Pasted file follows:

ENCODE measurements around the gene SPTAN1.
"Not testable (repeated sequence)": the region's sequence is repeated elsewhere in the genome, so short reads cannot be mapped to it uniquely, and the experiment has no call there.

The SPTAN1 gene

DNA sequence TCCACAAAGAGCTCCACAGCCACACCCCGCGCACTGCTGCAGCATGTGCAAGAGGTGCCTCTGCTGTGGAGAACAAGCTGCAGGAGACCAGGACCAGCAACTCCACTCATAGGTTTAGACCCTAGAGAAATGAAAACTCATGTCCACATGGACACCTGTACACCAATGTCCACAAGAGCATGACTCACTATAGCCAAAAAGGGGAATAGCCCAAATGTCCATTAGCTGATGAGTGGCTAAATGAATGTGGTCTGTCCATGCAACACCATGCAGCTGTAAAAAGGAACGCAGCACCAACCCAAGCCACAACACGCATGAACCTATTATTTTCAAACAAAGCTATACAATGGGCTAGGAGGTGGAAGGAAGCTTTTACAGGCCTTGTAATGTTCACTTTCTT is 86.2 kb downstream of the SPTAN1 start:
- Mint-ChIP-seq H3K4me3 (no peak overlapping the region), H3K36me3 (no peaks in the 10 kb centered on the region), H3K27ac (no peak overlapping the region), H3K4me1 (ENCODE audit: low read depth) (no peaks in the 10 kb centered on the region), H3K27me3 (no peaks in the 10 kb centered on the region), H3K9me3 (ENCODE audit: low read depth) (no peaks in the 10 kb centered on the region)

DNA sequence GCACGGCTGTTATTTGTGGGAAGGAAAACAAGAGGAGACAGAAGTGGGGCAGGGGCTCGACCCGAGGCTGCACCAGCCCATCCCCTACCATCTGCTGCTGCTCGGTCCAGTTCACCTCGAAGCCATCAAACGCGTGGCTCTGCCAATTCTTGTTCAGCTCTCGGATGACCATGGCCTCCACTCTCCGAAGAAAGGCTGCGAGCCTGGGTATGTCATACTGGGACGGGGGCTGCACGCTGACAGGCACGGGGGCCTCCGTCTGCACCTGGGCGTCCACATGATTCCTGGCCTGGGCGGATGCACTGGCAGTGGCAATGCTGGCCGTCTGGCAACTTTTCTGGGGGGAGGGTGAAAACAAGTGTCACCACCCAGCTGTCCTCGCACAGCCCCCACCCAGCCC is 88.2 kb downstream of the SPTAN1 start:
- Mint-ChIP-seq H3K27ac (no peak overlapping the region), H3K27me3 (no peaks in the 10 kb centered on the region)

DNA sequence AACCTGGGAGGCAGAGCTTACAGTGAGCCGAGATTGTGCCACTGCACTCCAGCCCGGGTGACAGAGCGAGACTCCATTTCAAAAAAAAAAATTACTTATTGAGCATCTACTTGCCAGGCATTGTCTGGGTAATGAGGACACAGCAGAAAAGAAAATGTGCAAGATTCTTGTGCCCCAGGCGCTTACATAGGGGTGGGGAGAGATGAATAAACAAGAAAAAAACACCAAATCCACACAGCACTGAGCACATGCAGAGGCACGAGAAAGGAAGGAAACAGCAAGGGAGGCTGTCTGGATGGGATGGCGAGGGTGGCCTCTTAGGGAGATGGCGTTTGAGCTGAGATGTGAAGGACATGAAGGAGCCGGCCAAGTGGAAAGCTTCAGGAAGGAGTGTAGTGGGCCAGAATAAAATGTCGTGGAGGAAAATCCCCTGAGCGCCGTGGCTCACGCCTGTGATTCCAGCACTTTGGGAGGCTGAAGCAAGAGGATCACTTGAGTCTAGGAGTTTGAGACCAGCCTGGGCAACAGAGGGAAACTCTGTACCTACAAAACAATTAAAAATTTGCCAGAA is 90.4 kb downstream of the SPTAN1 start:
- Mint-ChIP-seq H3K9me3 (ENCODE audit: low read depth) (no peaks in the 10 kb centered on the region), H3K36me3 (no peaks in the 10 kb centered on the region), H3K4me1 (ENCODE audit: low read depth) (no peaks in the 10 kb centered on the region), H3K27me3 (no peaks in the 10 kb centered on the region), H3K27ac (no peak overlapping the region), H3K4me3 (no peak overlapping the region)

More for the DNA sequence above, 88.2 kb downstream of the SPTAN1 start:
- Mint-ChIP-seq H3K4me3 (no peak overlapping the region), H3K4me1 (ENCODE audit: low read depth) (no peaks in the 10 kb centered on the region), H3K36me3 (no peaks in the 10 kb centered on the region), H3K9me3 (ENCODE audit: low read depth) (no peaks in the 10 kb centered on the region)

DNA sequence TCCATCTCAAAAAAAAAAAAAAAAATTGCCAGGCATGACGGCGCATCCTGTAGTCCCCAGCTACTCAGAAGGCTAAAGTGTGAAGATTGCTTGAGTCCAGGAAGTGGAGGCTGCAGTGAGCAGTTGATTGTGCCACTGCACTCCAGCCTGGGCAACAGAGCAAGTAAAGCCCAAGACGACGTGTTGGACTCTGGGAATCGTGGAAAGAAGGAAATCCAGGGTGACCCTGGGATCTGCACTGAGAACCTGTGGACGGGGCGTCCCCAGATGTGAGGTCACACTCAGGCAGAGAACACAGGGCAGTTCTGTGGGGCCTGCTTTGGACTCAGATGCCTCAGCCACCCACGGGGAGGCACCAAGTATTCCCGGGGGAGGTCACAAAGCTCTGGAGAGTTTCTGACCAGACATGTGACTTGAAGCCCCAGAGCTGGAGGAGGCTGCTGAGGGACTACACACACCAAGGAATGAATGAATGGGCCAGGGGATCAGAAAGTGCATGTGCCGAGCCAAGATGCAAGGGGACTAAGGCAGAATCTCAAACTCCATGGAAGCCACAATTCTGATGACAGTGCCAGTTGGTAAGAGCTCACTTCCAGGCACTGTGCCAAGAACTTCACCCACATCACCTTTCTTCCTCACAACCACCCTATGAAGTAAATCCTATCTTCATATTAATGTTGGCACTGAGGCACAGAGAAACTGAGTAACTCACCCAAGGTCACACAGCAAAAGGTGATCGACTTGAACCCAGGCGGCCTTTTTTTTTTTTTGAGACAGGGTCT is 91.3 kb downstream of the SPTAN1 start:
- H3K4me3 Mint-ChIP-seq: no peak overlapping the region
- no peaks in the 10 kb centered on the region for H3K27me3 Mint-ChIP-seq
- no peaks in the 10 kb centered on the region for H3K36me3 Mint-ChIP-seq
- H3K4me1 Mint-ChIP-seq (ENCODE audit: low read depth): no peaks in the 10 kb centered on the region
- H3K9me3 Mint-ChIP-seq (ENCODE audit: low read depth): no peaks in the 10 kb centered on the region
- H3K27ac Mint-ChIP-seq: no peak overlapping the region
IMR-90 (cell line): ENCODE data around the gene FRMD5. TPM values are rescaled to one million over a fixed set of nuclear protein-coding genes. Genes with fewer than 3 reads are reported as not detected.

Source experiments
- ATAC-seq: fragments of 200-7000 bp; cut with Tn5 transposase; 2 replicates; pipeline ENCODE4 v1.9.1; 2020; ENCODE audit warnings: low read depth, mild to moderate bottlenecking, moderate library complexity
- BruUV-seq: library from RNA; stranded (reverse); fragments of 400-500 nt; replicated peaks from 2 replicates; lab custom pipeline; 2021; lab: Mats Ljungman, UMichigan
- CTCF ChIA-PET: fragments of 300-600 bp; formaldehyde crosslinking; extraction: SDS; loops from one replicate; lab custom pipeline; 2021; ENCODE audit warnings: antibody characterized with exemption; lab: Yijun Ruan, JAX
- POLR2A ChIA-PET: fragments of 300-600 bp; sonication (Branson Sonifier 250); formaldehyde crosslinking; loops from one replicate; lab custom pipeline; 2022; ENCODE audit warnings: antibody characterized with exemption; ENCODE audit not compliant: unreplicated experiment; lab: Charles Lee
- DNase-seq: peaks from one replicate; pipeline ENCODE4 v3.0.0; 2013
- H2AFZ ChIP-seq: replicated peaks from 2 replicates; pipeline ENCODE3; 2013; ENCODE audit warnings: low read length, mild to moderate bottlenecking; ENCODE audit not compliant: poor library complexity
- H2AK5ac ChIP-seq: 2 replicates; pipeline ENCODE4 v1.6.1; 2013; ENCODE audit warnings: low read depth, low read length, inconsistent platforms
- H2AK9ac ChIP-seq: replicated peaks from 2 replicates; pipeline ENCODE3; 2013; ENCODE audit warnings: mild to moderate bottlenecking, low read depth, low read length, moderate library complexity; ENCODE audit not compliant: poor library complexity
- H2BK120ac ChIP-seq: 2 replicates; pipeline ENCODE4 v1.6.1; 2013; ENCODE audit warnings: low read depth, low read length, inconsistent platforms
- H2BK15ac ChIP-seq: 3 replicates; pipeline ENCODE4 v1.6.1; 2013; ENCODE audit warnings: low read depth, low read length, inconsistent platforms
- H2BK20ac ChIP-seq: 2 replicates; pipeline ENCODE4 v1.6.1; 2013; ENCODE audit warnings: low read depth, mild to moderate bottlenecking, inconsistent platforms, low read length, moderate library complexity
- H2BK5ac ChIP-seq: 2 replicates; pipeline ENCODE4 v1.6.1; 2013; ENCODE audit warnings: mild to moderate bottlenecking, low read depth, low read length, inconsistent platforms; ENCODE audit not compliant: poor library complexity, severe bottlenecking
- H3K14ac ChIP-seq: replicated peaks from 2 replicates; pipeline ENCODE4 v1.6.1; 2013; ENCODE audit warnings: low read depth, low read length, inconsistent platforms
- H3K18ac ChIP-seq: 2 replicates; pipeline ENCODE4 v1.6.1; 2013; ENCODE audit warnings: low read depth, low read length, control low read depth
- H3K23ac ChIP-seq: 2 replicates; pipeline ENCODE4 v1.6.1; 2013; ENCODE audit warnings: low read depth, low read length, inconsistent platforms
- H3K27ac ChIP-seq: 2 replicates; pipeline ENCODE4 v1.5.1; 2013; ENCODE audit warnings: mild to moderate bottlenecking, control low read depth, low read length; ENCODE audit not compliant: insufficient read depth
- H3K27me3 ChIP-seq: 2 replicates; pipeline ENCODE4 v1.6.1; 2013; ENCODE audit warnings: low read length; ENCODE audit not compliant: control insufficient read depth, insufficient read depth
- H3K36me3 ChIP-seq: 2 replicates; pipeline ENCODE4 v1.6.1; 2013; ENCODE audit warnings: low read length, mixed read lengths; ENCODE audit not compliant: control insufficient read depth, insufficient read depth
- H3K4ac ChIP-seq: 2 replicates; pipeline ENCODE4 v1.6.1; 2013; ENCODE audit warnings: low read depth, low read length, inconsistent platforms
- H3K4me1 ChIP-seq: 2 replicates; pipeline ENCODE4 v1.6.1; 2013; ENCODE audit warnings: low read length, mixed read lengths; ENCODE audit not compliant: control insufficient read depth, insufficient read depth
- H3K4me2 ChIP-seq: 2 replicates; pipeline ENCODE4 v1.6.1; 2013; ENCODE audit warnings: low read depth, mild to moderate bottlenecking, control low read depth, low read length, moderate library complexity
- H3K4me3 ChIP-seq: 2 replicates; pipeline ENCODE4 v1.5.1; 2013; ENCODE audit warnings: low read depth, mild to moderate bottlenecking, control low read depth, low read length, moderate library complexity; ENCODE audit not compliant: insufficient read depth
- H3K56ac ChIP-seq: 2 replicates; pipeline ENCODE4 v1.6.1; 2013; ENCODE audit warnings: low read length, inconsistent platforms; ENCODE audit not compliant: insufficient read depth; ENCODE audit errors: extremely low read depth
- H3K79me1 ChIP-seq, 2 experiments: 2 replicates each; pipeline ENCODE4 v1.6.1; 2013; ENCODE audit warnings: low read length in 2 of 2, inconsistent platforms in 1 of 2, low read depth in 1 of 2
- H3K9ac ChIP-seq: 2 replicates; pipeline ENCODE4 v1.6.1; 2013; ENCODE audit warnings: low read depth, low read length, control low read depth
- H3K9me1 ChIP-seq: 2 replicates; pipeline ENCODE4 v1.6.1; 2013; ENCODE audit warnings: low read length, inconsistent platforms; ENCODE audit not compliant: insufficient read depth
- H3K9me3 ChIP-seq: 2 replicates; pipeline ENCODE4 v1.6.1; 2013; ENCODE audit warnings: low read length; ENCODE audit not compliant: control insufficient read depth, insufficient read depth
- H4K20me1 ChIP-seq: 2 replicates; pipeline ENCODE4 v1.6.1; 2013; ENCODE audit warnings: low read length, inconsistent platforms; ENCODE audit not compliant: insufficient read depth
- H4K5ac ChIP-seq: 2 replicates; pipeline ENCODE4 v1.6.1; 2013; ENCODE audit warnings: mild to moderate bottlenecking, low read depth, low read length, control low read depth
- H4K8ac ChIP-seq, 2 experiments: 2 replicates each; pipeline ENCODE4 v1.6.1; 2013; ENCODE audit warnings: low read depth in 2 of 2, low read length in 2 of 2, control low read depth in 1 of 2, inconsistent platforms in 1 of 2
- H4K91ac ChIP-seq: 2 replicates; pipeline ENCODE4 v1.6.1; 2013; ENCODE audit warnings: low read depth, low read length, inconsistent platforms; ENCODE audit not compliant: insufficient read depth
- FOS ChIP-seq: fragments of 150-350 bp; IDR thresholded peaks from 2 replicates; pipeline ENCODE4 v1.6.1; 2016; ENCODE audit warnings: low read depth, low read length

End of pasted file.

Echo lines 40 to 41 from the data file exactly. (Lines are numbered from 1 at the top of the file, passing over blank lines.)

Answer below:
- H3K4me1 ChIP-seq: 2 replicates; pipeline ENCODE4 v1.6.1; 2013; ENCODE audit warnings: low read length, mixed read lengths; ENCODE audit not compliant: control insufficient read depth, insufficient read depth
- H3K4me2 ChIP-seq: 2 replicates; pipeline ENCODE4 v1.6.1; 2013; ENCODE audit warnings: low read depth, mild to moderate bottlenecking, control low read depth, low read length, moderate library complexity